Publications by authors named "Barbara J Whalen"

3 Publications

  • Page 1 of 1

Leptin treatment confers clinical benefit at multiple stages of virally induced type 1 diabetes in BB rats.

Autoimmunity 2011 Mar 9;44(2):137-48. Epub 2010 Aug 9.

Department of Medicine, University of Massachusetts Medical School, Worcester, MA 01605, USA.

The adipokine, leptin, regulates blood glucose and the insulin secretory function of beta cells, while also modulating immune cell function. We hypothesized that the dual effects of leptin may prevent or suppress the autoreactive destruction of beta cells in a virally induced rodent model of type 1 diabetes. Nearly 100% of weanling BBDR rats treated with the combination of an innate immune system activator, polyinosinic:polycytidylic acid (pIC), and Kilham rat virus (KRV) become diabetic within a predictable time frame. We utilized this model to test the efficacy of leptin in preventing diabetes onset, remitting new onset disease, and preventing autoimmune recurrence in diabetic rats transplanted with syngeneic islet grafts. High doses of leptin delivered via an adenovirus vector (AdLeptin) or alzet pump prevented diabetes in>90% of rats treated with pIC+KRV. The serum hyperleptinemia generated by this treatment was associated with decreased body weight, decreased non-fasting serum insulin levels, and lack of islet insulitis in leptin-treated rats. In new onset diabetics, hyperleptinemia prevented rapid weight loss and diabetic ketoacidosis, and temporarily restored euglycemia. Leptin treatment also prolonged the survival of syngeneic islets transplanted into diabetic BBDR rats. In diverse therapeutic settings, we found leptin treatment to have significant beneficial effects in modulating virally induced diabetes. These findings merit further evaluation of leptin as a potential adjunct therapeutic agent for treatment of human type 1 diabetes.
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http://dx.doi.org/10.3109/08916934.2010.482116DOI Listing
http://www.ncbi.nlm.nih.gov/pmc/articles/PMC4172446PMC
March 2011

A DNA vaccine prime followed by a liposome-encapsulated protein boost confers enhanced mucosal immune responses and protection.

J Immunol 2008 May;180(9):6159-67

Oral Vaccine Institute, 10 New Bond Street, Worcester, MA 01606, USA.

A variety of DNA vaccine prime and recombinant viral boost immunization strategies have been developed to enhance immune responses in humans, but inherent limitations to these strategies exist. There is still an overwhelming need to develop safe and effective approaches that raise broad humoral and T cell-mediated immune responses systemically and on mucosal surfaces. We have developed a novel mucosal immunization regimen that precludes the use of viral vectors yet induces potent T cell responses. Using hepatitis B surface Ag (HBsAg), we observed that vaccination of BALB/c mice with an i.m. HBsAg-DNA vaccine prime followed by an intranasal boost with HBsAg protein encapsulated in biologically inert liposomes enhanced humoral and T cell immune responses, particularly on mucosal surfaces. Intranasal live virus challenge with a recombinant vaccinia virus expressing HBsAg revealed a correlation between T cell immune responses and protection of immunized mice. A shortened immunization protocol was developed that was successful in both adult and neonatal mice. These results support the conclusion that this new approach is capable of generating a Th-type-1-biased, broad spectrum immune response, specifically at mucosal surfaces. The success of this design may provide a safe and effective vaccination alternative for human use.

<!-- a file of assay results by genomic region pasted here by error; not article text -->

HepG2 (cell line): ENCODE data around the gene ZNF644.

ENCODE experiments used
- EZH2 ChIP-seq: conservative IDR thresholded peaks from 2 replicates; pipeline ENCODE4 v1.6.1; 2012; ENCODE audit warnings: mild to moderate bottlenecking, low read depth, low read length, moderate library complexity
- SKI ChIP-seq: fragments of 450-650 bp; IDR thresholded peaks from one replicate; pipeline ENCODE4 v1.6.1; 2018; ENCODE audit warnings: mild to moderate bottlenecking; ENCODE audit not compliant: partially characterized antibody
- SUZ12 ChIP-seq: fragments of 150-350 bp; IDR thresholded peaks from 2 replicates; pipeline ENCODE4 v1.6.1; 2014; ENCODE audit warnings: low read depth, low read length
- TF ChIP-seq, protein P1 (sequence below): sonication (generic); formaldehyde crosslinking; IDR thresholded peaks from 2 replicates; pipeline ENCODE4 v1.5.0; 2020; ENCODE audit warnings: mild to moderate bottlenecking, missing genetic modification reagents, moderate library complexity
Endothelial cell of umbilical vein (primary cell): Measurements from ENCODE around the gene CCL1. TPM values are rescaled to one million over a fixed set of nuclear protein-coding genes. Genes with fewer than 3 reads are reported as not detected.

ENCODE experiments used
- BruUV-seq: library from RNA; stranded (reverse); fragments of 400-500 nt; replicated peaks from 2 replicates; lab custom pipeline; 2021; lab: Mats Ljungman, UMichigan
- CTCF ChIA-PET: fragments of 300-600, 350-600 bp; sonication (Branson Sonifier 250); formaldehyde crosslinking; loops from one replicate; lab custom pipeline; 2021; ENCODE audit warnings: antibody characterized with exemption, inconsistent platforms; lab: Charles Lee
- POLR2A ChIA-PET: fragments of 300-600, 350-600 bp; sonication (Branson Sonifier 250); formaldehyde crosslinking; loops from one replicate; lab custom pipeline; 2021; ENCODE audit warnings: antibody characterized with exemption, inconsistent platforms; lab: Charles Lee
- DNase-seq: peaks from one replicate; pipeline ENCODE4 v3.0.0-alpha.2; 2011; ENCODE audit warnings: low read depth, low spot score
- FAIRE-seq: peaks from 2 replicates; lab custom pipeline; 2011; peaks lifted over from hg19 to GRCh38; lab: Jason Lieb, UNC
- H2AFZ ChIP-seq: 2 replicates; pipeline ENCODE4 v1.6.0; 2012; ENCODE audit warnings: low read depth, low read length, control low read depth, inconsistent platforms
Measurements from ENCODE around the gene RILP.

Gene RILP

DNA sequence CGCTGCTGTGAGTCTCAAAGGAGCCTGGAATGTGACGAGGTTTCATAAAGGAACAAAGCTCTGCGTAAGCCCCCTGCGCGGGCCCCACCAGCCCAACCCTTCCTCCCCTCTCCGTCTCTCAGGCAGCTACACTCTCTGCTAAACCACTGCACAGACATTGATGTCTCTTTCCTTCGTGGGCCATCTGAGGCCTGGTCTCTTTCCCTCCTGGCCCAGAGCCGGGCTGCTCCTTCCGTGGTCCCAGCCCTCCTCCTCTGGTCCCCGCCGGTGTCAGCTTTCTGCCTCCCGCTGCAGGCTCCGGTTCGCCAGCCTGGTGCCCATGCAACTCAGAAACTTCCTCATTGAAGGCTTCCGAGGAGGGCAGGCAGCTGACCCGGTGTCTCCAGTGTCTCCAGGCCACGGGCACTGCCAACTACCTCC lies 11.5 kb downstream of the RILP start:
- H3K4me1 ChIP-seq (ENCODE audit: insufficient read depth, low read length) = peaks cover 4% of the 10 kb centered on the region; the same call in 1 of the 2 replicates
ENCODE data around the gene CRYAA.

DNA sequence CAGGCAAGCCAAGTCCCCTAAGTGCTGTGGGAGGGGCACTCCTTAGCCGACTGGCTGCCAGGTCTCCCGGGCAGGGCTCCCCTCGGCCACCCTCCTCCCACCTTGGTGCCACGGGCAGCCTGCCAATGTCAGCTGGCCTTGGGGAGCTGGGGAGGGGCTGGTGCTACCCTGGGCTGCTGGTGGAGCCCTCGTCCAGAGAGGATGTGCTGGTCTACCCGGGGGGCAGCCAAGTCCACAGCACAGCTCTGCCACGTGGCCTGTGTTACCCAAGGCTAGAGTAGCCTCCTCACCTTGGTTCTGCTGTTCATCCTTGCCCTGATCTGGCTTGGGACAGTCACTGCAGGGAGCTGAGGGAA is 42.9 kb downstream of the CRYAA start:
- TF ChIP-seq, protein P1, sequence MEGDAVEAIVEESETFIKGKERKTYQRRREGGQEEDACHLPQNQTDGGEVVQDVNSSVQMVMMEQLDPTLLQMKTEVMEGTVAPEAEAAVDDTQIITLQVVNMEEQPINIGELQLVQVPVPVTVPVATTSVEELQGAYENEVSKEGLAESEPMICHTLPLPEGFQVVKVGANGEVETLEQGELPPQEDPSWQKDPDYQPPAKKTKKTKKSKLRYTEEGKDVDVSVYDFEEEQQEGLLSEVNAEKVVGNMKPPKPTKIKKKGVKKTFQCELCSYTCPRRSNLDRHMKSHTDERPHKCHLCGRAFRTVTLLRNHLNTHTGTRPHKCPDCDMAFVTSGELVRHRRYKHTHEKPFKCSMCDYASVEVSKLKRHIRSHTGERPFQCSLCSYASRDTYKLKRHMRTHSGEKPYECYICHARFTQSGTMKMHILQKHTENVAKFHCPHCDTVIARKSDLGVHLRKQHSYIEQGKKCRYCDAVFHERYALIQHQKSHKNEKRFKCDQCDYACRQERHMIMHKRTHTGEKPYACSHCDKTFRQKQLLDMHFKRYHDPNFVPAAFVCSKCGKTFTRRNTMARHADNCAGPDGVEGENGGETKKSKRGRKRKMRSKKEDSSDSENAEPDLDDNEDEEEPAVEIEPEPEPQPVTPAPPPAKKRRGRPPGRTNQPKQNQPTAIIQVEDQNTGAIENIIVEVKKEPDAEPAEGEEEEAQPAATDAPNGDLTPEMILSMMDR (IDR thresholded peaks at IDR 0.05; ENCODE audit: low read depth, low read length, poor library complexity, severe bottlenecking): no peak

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http://www.ncbi.nlm.nih.gov/pmc/articles/PMC3633597PMC
http://dx.doi.org/10.4049/jimmunol.180.9.6159DOI Listing
May 2008

Type 1 cytokines polarize thymocytes during T cell development in adult thymus organ cultures.

J Autoimmun 2003 Feb;20(1):27-42

Department of Medicine, University of Massachusetts Medical School, Biotech II, Suite 218, 373 Plantation Street, Worcester, MA 01605, USA.

Peripheral T cells can be polarized towards type 1 or type 2 cytokine immune responses during TCR engagement. Because T cell selection by peptide plus self-MHC in the thymus requires TCR engagement, we hypothesized that type 1 cytokines may polarize developing T cells. We cultured thymi from BBDR rats in adult thymus organ cultures (ATOC) under type 1 cytokine conditions in the absence of exogenous antigen. Type 1 cytokine-conditioned ATOC generated cells that spontaneously secreted high levels of IFNgamma, but not IL-4. A second exposure to type 1 cytokines further increased IFNgamma secretion by these cells, most of which were blasts that expressed the activation markers CD25, CD71, CD86, and CD134. Studies using blocking antibodies and pharmacological inhibitors suggested that both IL-18 and cognate TCR-MHC/ligand interactions were important for activation. Blocking anti-MHC class I plus anti-MHC class II antibodies, neutralizing anti-IL-18 antibody, and the p38 MAP-kinase inhibitor SB203580 each reduced IFNgamma production by approximately 75-80%. Cyclosporin A, which prevents TCR signaling, inhibited IFNgamma production by approximately 50%. These data demonstrate that exposure to type 1 cytokines during intrathymic development can polarize differentiating T cells, and suggest a mechanism by which intrathymic exposure to type 1 cytokines may modulate T cell development.
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http://dx.doi.org/10.1016/s0896-8411(02)00091-4DOI Listing
http://www.ncbi.nlm.nih.gov/pmc/articles/PMC7125593PMC
February 2003